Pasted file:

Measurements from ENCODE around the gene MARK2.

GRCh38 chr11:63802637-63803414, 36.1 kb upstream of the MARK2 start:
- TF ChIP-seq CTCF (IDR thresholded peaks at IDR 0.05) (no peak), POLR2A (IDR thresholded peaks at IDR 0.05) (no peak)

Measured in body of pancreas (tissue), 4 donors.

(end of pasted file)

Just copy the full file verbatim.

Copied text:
Measurements from ENCODE around the gene MARK2.

GRCh38 chr11:63802637-63803414, 36.1 kb upstream of the MARK2 start:
- TF ChIP-seq CTCF (IDR thresholded peaks at IDR 0.05) (no peak), POLR2A (IDR thresholded peaks at IDR 0.05) (no peak)

Measured in body of pancreas (tissue), 4 donors.